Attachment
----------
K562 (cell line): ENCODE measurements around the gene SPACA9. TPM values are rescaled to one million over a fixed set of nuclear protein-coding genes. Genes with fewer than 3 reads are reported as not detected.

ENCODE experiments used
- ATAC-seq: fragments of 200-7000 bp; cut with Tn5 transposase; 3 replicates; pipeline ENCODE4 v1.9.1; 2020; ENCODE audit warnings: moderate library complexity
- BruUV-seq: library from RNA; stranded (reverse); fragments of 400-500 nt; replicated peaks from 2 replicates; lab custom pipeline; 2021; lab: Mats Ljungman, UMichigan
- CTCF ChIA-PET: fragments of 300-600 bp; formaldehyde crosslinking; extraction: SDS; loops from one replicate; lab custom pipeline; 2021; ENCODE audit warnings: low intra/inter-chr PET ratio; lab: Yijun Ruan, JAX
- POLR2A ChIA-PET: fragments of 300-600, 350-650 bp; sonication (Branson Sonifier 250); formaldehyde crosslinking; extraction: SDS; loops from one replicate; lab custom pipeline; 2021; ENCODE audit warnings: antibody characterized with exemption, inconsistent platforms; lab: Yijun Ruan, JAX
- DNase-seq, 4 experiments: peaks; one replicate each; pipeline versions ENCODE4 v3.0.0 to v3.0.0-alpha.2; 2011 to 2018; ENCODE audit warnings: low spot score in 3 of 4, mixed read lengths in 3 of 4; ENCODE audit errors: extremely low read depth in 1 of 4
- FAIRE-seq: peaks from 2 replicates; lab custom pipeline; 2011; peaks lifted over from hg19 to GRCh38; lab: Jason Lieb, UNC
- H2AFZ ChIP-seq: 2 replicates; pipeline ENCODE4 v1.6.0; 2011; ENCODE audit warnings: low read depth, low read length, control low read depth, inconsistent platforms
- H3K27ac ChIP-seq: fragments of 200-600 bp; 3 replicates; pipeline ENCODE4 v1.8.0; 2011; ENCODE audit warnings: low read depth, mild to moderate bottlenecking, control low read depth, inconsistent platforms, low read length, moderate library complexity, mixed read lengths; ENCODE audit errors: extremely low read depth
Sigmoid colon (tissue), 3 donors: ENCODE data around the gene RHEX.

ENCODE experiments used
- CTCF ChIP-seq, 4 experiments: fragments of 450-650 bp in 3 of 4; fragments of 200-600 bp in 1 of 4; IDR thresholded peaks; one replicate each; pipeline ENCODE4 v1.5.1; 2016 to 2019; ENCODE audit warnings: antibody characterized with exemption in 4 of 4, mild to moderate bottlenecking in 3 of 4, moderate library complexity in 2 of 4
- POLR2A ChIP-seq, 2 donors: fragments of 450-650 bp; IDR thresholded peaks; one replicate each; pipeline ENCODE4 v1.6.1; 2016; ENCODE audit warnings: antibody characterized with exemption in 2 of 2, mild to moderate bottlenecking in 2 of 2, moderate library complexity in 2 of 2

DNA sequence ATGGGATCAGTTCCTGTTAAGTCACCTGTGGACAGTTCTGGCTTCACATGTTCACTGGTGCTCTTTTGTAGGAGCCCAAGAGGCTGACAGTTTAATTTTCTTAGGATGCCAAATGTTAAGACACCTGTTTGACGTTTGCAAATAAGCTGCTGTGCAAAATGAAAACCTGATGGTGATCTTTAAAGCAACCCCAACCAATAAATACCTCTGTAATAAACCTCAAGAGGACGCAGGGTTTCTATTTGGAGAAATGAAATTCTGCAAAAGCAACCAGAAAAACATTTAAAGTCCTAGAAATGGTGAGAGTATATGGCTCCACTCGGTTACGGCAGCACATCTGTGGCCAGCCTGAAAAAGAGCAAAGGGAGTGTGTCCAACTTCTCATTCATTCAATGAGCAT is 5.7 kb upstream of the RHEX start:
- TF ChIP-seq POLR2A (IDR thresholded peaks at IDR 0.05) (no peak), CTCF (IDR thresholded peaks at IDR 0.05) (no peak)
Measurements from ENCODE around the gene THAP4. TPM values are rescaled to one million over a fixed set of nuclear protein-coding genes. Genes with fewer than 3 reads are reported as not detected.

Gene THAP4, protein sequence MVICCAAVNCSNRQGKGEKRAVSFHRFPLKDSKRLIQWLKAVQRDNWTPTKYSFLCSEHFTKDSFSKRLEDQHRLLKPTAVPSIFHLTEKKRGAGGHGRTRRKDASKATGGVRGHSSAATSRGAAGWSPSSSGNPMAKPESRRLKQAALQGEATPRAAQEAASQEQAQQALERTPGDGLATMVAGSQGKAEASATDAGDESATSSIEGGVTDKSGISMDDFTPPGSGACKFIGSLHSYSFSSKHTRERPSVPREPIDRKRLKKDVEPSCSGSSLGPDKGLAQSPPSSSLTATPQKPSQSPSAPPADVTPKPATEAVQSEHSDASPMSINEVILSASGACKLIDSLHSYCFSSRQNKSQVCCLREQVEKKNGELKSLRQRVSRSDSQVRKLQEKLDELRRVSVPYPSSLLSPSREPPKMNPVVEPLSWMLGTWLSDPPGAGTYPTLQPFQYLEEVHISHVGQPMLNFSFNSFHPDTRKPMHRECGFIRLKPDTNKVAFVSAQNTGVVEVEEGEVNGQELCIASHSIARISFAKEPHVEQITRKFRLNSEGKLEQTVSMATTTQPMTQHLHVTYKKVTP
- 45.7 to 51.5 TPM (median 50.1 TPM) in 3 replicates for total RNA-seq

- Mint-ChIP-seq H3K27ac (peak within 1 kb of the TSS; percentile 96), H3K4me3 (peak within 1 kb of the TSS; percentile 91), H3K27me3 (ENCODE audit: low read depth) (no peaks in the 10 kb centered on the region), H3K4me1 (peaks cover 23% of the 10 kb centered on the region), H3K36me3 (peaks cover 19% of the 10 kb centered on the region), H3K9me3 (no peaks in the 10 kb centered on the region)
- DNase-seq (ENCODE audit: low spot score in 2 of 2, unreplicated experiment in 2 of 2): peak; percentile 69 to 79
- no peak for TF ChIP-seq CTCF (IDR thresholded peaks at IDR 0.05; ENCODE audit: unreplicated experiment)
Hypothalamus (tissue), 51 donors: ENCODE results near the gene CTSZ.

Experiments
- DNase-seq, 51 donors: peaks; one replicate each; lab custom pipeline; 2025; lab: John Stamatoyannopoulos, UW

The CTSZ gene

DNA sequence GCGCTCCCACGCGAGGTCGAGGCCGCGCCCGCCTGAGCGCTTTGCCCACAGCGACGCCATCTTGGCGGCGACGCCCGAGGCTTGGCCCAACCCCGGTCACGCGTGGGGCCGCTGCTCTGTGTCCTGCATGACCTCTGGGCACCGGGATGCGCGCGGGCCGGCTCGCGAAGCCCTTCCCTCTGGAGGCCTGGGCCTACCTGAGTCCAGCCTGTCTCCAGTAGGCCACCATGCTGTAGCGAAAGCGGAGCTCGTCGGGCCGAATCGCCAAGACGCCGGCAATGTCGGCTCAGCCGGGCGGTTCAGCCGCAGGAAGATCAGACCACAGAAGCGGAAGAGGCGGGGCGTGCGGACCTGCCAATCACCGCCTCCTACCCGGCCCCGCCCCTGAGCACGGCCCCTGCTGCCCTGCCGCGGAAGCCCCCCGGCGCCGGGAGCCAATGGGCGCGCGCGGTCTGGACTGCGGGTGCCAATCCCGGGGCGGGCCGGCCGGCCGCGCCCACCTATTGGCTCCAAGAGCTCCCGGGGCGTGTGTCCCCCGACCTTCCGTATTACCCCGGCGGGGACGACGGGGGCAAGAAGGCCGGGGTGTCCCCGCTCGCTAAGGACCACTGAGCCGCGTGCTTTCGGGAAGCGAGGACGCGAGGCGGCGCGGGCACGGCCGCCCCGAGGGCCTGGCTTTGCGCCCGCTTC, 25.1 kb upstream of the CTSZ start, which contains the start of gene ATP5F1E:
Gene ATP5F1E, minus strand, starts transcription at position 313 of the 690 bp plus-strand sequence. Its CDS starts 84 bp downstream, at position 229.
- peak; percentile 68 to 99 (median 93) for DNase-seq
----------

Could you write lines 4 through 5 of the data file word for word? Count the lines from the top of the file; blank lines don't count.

- BruUV-seq: library from RNA; stranded (reverse); fragments of 400-500 nt; replicated peaks from 2 replicates; lab custom pipeline; 2021; lab: Mats Ljungman, UMichigan
- CTCF ChIA-PET: fragments of 300-600 bp; formaldehyde crosslinking; extraction: SDS; loops from one replicate; lab custom pipeline; 2021; ENCODE audit warnings: low intra/inter-chr PET ratio; lab: Yijun Ruan, JAX